The district court also did not err when it ruled, in the alternative, that Nationwide Van Lines failed to allege facts that established it had a protectable interest in its mark. To avoid dismissal of the five claims it made against Transworld, Nationwide Van Lines had to prove that its mark was distinctive. See Fla. Int'l Univ. Bd. v. Fla. Nat'l Univ., 830 F.3d 1242, 1255 (11th Cir. 2016) (trademark infringement); Tartell v. S. Fla. Sinus & Allergy Ctr., Inc., 790 F.3d 1253, 1257 (11th Cir. 2015) (unfair competition, false designation of origin, and cybersquatting). “An identifying mark is distinctive and capable of being protected if it either (1) is inherently distinctive or (2) has acquired distinctiveness through secondary meaning.” Two Pesos, Inc. v. Taco Cabana, Inc., 505 U.S. 763, 769, 112 S.Ct. 2753, 120 L.Ed.2d 615 (1992). There are four categories of distinctiveness: arbitrary or fanciful, which are inherently distinctive; suggestive, which also is distinctive; descriptive, which must attain a secondary meaning to become a protectable mark; and generic, which is ordinarily incapable of protection. Investacorp, Inc. v. Arabian Inv. Banking Corp., 931 F.2d 1519, 1522–23 (11th Cir. 1991). Because “Nationwide” describes the geographic scope of services, see id., the parties agree that the mark is descriptive and is protected only if it attained a secondary meaning before its use by Transworld.

Nationwide Van Lines argues that its mark acquired distinctiveness by virtue of its registration. Although federal registration of a mark creates a presumption that the mark is distinctive, 15 U.S.C. § 1052(f), that presumption attaches “only as of the date of registration.” 2 J. McCarthy, Trademarks and Unfair Competition § 15:34 (5th ed. Mar. 2021 update). So “[i]f the alleged infringement began before the mark was registered, then a ․ registration does not create a presumption of secondary meaning dating back to before the mark was registered.” Id.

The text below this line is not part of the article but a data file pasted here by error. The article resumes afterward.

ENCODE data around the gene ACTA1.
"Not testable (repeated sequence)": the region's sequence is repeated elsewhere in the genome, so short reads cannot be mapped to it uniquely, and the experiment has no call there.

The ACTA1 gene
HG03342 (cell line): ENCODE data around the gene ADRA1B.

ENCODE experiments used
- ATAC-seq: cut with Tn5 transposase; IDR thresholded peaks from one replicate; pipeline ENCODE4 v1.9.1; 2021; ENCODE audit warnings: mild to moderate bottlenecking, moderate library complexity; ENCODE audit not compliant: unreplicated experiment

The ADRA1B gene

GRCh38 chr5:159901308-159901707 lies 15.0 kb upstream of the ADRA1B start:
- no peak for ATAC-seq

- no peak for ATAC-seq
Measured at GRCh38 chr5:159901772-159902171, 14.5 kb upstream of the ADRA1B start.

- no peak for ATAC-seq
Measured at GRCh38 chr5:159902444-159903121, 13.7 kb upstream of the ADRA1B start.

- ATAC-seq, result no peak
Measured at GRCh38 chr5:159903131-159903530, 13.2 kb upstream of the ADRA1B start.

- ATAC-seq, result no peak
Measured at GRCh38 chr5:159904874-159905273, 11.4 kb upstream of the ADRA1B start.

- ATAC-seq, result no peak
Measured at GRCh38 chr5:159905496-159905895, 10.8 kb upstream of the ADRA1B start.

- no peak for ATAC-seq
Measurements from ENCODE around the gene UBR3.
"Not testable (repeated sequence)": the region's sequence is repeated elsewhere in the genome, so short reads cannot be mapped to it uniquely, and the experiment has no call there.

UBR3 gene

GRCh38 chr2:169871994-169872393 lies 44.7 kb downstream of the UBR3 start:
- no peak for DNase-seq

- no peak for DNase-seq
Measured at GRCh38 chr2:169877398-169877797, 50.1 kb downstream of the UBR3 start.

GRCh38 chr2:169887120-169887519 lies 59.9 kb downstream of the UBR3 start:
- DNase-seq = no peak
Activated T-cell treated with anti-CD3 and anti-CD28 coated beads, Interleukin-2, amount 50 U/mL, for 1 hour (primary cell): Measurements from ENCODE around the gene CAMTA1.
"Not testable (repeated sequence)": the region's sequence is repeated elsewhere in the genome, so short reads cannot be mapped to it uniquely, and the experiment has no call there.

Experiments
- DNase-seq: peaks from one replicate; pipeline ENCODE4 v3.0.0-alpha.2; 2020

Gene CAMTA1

The allegations made by Nationwide Van Lines in its complaint and the contents of its attachments, which we accept as true, see Fourth Est., 856 F.3d at 1339, fail to create a plausible inference that its service mark acquired distinctiveness before use by Transworld. Nationwide Van Lines alleged that it began using its mark “as early as June 27, 2001,” and it attached to its complaint a certificate of registration that issued on August 14, 2018, for its mark. During that interim, according to the company, its competitor used an allegedly infringing mark. Nationwide Van Lines alleged that Transworld began “using the name and mark NATIONWIDE MOVERS ․ approximately nine (9) years after Plaintiff commenced use[ ]” of its mark, or around 2010. But because Nationwide Van Lines registered its mark about eight years after Transworld used its allegedly infringing mark, the federal registration did not create a presumption of secondary meaning.

Nationwide Van Lines also alleged no facts that would establish a plausible inference that its mark acquired a secondary meaning before its use by Transworld. Welding Servs., Inc. v. Forman, 509 F.3d 1351, 1358 (11th Cir. 2007). “A name has acquired secondary meaning when the primary significance of the term in the minds of the consuming public is not the product but the producer.” Id. (internal quotation marks omitted and alteration adopted). There are four factors to consider in determining whether a mark has acquired a secondary meaning: the length and manner of the mark's use; the nature and extent of advertising and promotion; the efforts of the business to create in the public's mind an association between the mark and the business; and “the extent to which the public actually identifies the name” with the business. Investacorp, 931 F.2d at 1525. The last factor is the “most telling.” Conagra, Inc. v. Singleton, 743 F.2d 1508, 1513 (11th Cir. 1984). Most of the allegations in the complaint that relate to secondary meaning are conclusory. See Iqbal, 556 U.S. at 680–81, 129 S.Ct. 1937. For example, the complaint alleged, without elaboration, that Nationwide Van Lines “dedicated significant resources to develop its brand and the NATIONWIDE Mark” and “spent significant sums to advertise and promote moving services under the NATIONWIDE Mark” and that its mark “became extremely well-known among consumers throughout the United States” and “acquired distinctiveness and secondary meaning since prior to the commencement of any of the Defendants’ use of any of the subject marks.” The complaint also alleged that Nationwide Van Lines “displays the NATIONWIDE Mark in advertising and promotional materials for [its] services and on moving trucks, moving equipment, employee uniforms, boxes, and on other promotional items, [it] used and transported in interstate commerce,” but it alleged no facts about the extent of its advertising and promotion or about the extent to which the public identifies the mark with Nationwide Van Lines.

The district court did not err. The existence of a protectable interest in a trade name is an element of every claim made against Transworld. Nationwide Van Lines was not the first user of nor did it have priority in its mark. And because the company failed to plausibly state that its mark was distinctive, as required to state a claim of cybersquatting, we need not address whether it also failed to allege facts that would permit an inference that Transworld acted in bad faith.

We AFFIRM the dismissal of the second amended complaint of Nationwide Van Lines.


Copied to clipboard